Pirates are back in town but what should be a funny, lively adventure of ghostly pirates, sibling rivalry and caravan holidays is currently misfiring on quite a few cylinders.
The hero of the story is nine-year-old Will who recounts an unexpectedly adventurous holiday spent at his parent’s cramped caravan with his three brothers. The eldest is always playing tricks on him and trying to scare him with blood-curdling ghost tales such as the one about Captain Crow who 300 years ago lured ships onto the rocks until he was killed by a cabin boy. Now he and his ghostly crew haunt the rocks seeking revenge on the cabin boy - or any nine-year-old they happen to stumble across...
The cast of five play all the parts and the script is cleverly written to facilitate this and it does keep the audience in suspense. But despite this and the help of superbly atmospheric set, lighting and sound effects the production limps along when it should romp.
Alasdair Hankinson captures the essence of Will but misses opportunities to engage the audience. His two younger brothers are ably and engagingly played by two women who show their versatility by taking on a number of other key roles: Cath Whitefield is splendid as both Mum and the dance hall hostess whilst Itxaso Moreno makes a suitably crazed pirate.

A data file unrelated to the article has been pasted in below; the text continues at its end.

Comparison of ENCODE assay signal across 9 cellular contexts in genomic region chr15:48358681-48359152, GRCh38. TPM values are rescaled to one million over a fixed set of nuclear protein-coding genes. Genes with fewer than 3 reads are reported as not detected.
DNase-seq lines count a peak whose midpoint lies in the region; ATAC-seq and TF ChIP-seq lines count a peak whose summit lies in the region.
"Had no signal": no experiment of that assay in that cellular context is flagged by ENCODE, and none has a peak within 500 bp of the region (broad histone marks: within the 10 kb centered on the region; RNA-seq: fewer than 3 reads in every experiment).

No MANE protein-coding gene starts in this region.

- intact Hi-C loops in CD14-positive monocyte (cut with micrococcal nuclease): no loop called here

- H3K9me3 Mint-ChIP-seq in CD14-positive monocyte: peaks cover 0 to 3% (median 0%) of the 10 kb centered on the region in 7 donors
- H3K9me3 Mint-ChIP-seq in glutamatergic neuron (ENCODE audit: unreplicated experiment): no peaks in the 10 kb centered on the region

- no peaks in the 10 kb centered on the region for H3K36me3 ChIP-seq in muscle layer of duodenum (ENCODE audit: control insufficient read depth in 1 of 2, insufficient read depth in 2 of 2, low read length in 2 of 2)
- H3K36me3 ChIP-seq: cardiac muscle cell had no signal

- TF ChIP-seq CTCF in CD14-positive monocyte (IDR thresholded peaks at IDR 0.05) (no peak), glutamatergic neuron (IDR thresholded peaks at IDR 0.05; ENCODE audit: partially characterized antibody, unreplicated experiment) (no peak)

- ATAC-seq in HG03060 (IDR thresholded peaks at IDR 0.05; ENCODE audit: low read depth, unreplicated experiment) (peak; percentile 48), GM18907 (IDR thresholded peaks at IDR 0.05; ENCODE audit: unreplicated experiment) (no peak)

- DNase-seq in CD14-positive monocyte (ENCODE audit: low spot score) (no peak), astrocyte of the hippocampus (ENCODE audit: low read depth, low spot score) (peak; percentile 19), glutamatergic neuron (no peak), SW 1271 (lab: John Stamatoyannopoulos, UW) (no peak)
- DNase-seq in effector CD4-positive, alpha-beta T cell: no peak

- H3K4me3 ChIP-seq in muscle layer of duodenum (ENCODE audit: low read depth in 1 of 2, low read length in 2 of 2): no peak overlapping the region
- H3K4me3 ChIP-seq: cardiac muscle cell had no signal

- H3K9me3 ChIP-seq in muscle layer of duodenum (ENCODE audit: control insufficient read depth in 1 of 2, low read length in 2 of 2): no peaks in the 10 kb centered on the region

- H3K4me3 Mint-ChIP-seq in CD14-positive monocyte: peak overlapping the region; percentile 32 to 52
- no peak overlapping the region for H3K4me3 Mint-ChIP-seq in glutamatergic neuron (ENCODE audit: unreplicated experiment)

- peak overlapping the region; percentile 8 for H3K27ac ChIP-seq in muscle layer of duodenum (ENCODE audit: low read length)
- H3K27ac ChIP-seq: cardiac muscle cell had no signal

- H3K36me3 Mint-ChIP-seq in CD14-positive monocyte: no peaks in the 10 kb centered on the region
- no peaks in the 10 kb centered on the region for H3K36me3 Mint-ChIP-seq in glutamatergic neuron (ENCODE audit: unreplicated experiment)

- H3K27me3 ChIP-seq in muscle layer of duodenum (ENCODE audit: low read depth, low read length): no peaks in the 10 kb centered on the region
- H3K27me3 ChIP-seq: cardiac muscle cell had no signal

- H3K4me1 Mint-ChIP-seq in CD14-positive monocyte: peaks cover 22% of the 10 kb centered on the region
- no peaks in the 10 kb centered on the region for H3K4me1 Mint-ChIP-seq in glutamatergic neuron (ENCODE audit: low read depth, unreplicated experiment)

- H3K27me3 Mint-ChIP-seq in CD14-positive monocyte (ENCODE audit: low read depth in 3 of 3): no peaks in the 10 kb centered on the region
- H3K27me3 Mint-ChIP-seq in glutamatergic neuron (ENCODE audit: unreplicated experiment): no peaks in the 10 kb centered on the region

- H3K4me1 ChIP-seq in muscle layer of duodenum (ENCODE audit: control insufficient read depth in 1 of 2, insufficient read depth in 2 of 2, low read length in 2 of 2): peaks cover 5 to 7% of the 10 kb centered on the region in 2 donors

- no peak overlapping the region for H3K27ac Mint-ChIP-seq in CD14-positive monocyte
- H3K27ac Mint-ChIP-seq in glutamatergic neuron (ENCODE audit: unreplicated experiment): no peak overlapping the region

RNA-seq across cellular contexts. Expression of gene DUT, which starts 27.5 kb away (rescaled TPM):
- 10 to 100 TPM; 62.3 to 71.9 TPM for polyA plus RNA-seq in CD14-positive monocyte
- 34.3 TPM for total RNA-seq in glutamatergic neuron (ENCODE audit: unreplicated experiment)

Ashley Gerlach as Marty and Miles Yekinni as the father and Captain Crow have the potential to deliver vocally and physically bigger performances which might help to lift the energy levels.
The theatre recommends The Legend of Captain Crow's Teeth for children aged seven and over but it is perhaps more suitable for the over-nines as the darker elements overshadow the comedy which is a pity as it has the potential to be a really fun show that captures and engages older juniors and younger secondary age kids.
- Dave Jordan